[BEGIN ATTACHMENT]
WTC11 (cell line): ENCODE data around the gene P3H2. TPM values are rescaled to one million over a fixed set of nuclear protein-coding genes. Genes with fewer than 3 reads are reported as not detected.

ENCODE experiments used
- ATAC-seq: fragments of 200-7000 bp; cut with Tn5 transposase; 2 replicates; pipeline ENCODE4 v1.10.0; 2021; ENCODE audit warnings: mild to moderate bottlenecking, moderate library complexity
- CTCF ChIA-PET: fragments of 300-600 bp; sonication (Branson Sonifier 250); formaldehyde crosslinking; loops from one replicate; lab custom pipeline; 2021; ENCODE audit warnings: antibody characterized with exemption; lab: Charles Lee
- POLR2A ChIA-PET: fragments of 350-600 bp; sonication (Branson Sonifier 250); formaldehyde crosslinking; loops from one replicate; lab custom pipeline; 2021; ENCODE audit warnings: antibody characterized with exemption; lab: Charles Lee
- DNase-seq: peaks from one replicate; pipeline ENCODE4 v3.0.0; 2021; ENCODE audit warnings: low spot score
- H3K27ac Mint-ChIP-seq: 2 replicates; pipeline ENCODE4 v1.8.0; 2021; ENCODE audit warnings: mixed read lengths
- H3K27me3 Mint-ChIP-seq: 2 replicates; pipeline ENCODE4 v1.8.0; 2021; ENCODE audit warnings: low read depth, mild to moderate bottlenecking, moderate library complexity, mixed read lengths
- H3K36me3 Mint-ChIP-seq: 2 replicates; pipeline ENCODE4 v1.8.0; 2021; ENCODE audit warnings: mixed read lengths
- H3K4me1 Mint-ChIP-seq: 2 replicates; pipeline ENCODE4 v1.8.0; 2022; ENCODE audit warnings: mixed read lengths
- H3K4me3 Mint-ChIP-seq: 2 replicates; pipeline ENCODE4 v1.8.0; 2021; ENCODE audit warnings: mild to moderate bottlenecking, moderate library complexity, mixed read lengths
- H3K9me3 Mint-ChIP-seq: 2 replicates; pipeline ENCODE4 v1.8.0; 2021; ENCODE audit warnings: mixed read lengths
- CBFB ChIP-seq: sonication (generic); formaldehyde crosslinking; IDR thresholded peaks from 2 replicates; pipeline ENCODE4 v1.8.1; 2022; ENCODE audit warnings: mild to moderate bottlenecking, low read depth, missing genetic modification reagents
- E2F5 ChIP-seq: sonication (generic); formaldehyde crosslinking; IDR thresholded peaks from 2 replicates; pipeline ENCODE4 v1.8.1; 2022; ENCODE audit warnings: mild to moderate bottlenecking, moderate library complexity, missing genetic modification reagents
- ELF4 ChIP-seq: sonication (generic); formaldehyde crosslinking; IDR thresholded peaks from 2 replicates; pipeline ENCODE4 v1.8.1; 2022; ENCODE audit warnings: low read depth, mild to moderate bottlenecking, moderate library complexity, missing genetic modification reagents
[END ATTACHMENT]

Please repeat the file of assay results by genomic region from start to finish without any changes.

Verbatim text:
WTC11 (cell line): ENCODE data around the gene P3H2. TPM values are rescaled to one million over a fixed set of nuclear protein-coding genes. Genes with fewer than 3 reads are reported as not detected.

ENCODE experiments used
- ATAC-seq: fragments of 200-7000 bp; cut with Tn5 transposase; 2 replicates; pipeline ENCODE4 v1.10.0; 2021; ENCODE audit warnings: mild to moderate bottlenecking, moderate library complexity
- CTCF ChIA-PET: fragments of 300-600 bp; sonication (Branson Sonifier 250); formaldehyde crosslinking; loops from one replicate; lab custom pipeline; 2021; ENCODE audit warnings: antibody characterized with exemption; lab: Charles Lee
- POLR2A ChIA-PET: fragments of 350-600 bp; sonication (Branson Sonifier 250); formaldehyde crosslinking; loops from one replicate; lab custom pipeline; 2021; ENCODE audit warnings: antibody characterized with exemption; lab: Charles Lee
- DNase-seq: peaks from one replicate; pipeline ENCODE4 v3.0.0; 2021; ENCODE audit warnings: low spot score
- H3K27ac Mint-ChIP-seq: 2 replicates; pipeline ENCODE4 v1.8.0; 2021; ENCODE audit warnings: mixed read lengths
- H3K27me3 Mint-ChIP-seq: 2 replicates; pipeline ENCODE4 v1.8.0; 2021; ENCODE audit warnings: low read depth, mild to moderate bottlenecking, moderate library complexity, mixed read lengths
- H3K36me3 Mint-ChIP-seq: 2 replicates; pipeline ENCODE4 v1.8.0; 2021; ENCODE audit warnings: mixed read lengths
- H3K4me1 Mint-ChIP-seq: 2 replicates; pipeline ENCODE4 v1.8.0; 2022; ENCODE audit warnings: mixed read lengths
- H3K4me3 Mint-ChIP-seq: 2 replicates; pipeline ENCODE4 v1.8.0; 2021; ENCODE audit warnings: mild to moderate bottlenecking, moderate library complexity, mixed read lengths
- H3K9me3 Mint-ChIP-seq: 2 replicates; pipeline ENCODE4 v1.8.0; 2021; ENCODE audit warnings: mixed read lengths
- CBFB ChIP-seq: sonication (generic); formaldehyde crosslinking; IDR thresholded peaks from 2 replicates; pipeline ENCODE4 v1.8.1; 2022; ENCODE audit warnings: mild to moderate bottlenecking, low read depth, missing genetic modification reagents
- E2F5 ChIP-seq: sonication (generic); formaldehyde crosslinking; IDR thresholded peaks from 2 replicates; pipeline ENCODE4 v1.8.1; 2022; ENCODE audit warnings: mild to moderate bottlenecking, moderate library complexity, missing genetic modification reagents
- ELF4 ChIP-seq: sonication (generic); formaldehyde crosslinking; IDR thresholded peaks from 2 replicates; pipeline ENCODE4 v1.8.1; 2022; ENCODE audit warnings: low read depth, mild to moderate bottlenecking, moderate library complexity, missing genetic modification reagents